The Pictorial Communication System (PCS) symbols
An example of a Pictorial Communication
                  System (PCS)

The second set of symbols commonly found in schools is the PCS symbol. These were developed by Mayer-Johnson as a support for communication. They are used widely in communication devices for face-to-face support.

An example of Makaton symbols

The third set of symbols commonly found in schools are those used in Makaton. Makaton is a language programme that offers a structured, multi-modal approach, using signs and symbols for the teaching of communication and language.

The benefits of Makaton
A young girl communicates with
                  her teacher by pointing at symbols


  • Supplements and expands on each pupil's verbal communication.
  • Enables a pupil to express emotions.
  • Advances the access and understanding of the purpose of the lesson.
  • Empowers pupils to become active participants in a group experience.
How do symbols help?

Symbols help support:

  • Communication – making a symbol communication book can help people to make choices.
  • Independence and participation – symbols aid understanding which can increase involvement, choice and confidence.
  • Literacy and learning – symbol software encourages users to 'write' by selecting symbols from a predetermined set in a grid.
  • Creativity and self expression – writing letters and stories and expressing your own opinions.
  • Access to information – all of us need accessible information and this should be presented in a way that the reader can understand and use.
Communication books
A line drawing example of a symbol timetable
                  mounted on the wall of a classroom

These provide pages of symbols that are usually organised by topic. The number of symbols used per page depends on the age and cognitive and physical abilities of the user.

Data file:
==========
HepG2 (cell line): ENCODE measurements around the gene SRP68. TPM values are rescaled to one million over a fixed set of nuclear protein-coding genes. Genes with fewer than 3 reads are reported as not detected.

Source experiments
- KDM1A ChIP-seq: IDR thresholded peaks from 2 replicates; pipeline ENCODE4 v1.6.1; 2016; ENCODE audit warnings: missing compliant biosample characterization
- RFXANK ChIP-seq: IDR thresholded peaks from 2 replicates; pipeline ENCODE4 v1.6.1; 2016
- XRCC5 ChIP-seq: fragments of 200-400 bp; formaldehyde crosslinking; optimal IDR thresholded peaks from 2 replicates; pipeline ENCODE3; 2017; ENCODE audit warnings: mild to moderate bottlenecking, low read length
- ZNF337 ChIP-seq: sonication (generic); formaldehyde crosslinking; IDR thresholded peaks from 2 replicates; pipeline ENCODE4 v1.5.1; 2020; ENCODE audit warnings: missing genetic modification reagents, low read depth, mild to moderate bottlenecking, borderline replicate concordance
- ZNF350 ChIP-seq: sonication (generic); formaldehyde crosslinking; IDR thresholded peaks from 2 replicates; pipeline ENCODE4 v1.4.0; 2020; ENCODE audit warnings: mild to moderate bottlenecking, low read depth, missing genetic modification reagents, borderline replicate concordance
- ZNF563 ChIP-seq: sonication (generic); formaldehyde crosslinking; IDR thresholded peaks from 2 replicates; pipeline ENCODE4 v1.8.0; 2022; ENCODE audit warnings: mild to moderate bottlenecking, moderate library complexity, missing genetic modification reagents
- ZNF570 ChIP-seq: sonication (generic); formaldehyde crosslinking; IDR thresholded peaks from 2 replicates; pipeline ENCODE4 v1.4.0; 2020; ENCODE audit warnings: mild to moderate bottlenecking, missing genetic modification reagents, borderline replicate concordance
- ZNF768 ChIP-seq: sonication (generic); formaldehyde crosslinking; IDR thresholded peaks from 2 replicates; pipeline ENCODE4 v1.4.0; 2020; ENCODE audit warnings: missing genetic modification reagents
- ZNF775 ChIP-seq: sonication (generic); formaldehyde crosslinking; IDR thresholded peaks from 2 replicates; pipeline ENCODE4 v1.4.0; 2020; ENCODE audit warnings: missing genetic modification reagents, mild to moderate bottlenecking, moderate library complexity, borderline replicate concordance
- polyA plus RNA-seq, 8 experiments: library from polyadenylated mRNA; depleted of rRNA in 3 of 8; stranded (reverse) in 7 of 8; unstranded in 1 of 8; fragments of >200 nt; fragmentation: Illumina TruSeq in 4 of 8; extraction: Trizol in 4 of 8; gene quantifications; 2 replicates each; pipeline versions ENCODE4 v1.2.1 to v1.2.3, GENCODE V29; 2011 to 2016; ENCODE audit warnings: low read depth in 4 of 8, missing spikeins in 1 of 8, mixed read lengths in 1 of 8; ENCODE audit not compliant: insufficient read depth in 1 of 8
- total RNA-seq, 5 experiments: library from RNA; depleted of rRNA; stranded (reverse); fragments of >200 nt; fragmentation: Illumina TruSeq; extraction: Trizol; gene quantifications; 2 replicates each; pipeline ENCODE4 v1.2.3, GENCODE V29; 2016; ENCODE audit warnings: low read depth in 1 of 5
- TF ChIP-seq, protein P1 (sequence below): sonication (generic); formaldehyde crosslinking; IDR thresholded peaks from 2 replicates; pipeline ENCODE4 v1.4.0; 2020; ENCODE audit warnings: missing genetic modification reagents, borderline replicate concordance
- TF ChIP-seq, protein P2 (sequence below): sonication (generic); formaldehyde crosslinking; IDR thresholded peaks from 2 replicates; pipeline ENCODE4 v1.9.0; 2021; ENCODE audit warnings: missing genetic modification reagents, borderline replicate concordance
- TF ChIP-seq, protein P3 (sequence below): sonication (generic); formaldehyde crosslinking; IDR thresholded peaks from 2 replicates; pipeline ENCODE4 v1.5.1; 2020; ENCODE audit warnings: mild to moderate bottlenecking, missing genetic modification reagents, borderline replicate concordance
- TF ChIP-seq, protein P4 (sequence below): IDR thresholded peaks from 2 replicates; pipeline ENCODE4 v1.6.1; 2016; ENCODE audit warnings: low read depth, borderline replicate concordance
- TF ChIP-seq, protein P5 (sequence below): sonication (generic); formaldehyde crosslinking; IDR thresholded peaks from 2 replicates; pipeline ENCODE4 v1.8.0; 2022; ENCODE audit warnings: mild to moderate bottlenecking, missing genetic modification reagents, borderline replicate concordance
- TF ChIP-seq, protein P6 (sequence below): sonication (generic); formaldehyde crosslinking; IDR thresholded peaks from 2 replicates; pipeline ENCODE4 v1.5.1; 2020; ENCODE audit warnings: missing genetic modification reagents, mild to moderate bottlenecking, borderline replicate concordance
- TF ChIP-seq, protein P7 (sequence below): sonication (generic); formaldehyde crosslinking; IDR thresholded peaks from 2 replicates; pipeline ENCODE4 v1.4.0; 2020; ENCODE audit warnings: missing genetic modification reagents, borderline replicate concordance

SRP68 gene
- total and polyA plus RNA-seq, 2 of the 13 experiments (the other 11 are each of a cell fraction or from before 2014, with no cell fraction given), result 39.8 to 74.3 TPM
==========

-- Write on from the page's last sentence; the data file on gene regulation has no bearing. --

The topics depend on the age, ability and interest of the AAC speaker. A pupil may have pages for play activities or food choices.

In this document, find out how to create your own communication books.

Picture symbol timetables
A symbol timetable mounted on the
                  wall of a classroom and an experiential symbol timetable mounted on the wall containing
                  three full sentences

Symbols can be used in the creation of timetables, with symbols representing activities throughout the day. When each activity is over, the symbol may be removed, thus clearly recording the passage of time during the day or the week.

To the right are some examples of symbols displayed in schools.

Talking mats
An example of a talking mat,
                  with symbols grouped in happy or sad columns

Talking mats are mats to which pictures or symbols are attached and re-arranged as required.

They give pupils the time and the space to:

  • Think about information.
  • Work out what it means.
  • Say what they feel in a visual way that can easily be recorded.

Talking mats should always be used alongside other methods of communication, not instead of them.

Talking mats
An example of a talking mat,
                  with symbols grouped in happy or sad columns

The mat shown to the left was created by someone who was thinking about activities that were important to them:

This image has been taken from the

For more details on the development of talking mats, see the pdf entitled: